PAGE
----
Can chumming be responsible for dangerous changes in sharks behaviors?
In May 2005, the Western Pacific Fisheries Management Council held a meeting to discuss the effect North Shore shark tour operators have on shark behavior. They wanted to know what people had to say about possible danger to swimmers and surfers and about impact on fishing grounds.
Those possible dangers and effects are being discussed again after one of the tour operators captured video of a great white shark off Haleiwa last week.
Hawaii Shark Encounters is one of two Oahu companies that put bait in the ocean to attract sharks. Once sharks arrive, customers can slip into a submerged cage for an up-close look at the sharks.
"We attract sharks. We attract sand bar sharks and Galapagos sharks, never been known to bit anyone in Hawaii," Jimmy Hall told KGMB9 Tuesday. Hall is co-owner of Hawaii Shark Encounters. He left the cage last week to swim with the great white.
"The excitement on the boat was just phenomenal, even from the customers," said Julian Oliphant, a Hawaii Shark Encounter employee who was on the boat when the great white made its surprise visit. "I don't even know if they were really appreciating it as much as me and Jimmy were, but it was just amazing all the way around. So big; I mean it was the biggest fish I've ever seen."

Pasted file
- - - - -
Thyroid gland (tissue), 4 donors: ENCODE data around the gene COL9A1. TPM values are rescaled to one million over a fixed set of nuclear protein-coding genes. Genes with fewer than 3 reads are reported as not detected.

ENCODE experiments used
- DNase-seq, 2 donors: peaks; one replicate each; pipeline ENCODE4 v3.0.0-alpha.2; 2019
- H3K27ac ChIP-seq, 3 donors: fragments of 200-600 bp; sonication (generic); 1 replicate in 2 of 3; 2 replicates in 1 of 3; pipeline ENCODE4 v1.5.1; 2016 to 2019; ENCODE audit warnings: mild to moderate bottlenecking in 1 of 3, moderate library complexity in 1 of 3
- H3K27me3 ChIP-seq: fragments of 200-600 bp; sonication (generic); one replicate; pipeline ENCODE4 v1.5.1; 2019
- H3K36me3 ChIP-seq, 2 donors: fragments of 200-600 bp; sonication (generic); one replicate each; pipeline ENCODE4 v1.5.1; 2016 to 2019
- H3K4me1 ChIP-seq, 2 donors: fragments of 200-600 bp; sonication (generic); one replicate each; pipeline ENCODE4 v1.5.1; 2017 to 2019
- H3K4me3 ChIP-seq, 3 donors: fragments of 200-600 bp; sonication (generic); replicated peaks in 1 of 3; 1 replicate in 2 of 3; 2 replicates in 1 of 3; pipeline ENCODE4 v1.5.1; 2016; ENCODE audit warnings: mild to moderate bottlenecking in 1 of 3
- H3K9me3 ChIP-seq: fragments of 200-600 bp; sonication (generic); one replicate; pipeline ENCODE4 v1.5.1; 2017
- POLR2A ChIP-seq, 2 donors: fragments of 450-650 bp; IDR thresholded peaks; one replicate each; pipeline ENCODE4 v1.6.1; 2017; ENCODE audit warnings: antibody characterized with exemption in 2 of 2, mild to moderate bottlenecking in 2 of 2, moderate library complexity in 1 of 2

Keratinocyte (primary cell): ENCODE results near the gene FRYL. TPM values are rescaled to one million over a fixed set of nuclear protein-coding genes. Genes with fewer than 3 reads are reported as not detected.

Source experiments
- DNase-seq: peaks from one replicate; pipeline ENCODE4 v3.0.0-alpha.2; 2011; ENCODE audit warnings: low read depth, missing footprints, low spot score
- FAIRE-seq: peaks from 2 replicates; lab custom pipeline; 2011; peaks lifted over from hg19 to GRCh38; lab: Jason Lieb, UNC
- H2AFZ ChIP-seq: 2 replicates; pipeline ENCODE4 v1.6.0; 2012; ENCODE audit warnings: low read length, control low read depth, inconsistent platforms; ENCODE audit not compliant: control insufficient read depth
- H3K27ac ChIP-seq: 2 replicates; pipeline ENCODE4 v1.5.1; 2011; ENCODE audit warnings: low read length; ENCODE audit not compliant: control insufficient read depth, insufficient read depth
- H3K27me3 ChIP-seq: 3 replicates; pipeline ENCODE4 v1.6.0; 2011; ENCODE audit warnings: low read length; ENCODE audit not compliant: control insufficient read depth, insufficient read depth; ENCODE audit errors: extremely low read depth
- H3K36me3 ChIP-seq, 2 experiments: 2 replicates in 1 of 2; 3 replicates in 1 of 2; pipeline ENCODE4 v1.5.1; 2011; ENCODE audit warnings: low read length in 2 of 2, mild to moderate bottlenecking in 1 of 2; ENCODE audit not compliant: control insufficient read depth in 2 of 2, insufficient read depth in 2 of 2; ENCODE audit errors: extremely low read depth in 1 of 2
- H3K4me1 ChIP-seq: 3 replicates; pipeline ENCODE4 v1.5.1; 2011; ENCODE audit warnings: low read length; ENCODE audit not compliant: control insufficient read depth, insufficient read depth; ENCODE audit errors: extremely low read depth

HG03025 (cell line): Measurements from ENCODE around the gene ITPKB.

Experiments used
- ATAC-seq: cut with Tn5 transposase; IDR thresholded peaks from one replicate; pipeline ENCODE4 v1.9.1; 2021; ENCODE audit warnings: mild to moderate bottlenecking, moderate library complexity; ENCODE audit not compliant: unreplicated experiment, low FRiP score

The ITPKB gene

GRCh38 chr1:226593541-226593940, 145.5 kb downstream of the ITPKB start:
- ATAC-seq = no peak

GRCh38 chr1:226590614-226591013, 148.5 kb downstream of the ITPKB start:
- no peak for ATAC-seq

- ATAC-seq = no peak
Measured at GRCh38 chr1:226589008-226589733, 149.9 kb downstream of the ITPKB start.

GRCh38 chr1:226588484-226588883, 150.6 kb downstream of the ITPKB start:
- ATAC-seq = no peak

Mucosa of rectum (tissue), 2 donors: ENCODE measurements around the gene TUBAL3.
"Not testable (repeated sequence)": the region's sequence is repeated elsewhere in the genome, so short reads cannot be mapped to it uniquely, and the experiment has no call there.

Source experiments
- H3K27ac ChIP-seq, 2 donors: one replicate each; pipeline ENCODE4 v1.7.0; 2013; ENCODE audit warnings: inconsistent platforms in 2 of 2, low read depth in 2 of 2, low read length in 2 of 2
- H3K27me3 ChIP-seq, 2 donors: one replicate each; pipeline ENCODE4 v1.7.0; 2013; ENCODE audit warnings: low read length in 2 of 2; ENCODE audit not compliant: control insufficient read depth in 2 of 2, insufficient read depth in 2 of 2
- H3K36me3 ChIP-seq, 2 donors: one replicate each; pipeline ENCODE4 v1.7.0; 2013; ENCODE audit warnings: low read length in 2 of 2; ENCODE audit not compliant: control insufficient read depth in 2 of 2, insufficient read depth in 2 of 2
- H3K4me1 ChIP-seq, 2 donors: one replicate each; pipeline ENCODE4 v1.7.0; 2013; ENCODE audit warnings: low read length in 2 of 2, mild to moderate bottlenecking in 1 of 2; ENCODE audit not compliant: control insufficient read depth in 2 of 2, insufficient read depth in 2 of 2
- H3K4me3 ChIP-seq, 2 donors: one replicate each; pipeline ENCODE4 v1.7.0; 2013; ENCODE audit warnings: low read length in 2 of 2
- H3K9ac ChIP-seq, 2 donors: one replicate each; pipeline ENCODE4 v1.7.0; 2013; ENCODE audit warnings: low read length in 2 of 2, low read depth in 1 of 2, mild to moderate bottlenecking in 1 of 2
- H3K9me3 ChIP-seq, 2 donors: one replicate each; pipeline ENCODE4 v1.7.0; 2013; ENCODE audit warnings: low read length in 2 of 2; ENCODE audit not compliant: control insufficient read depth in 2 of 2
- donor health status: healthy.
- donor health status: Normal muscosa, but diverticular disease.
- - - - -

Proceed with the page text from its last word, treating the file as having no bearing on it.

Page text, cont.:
The first ever video of a great white in Hawaiian waters has scientific value. It also has some wondering why tour operators are allowed to chum the water to attract sharks.
"If there was this much of a chance I was endangering anybody in the slightest way, I would never ever do this," Hall said holding two of his fingers about a centimeter apart. "And let me tell you this. There is no shark expert nor is there anyone that has come out with us that thinks what we're doing is wrong."
The operators are not allowed in state waters, so they say they always go at least three miles from shore, beyond state limits.
The federal government hasn't taken a position on the chumming, but wants to know what effect the tour companies are having on shark behavior, so the Western Pacific Fisheries Management Council supports a study to track shark movement.
One of the things the agency wants to know is whether the sharks following tour boats back to land.
"The great concern [is] oh, you are attracting the sharks to the beach. I don't think we're doing that much of anything, but if anything we're bringing them away from the beach, three miles out there," Hall said pointing to the open ocean off Haleiwa.
Hall is sure his business is not putting anyone in danger. But he says the sharks he attracts could affect the catch of fishermen nearby.
He says he is working with fishermen to address the issue.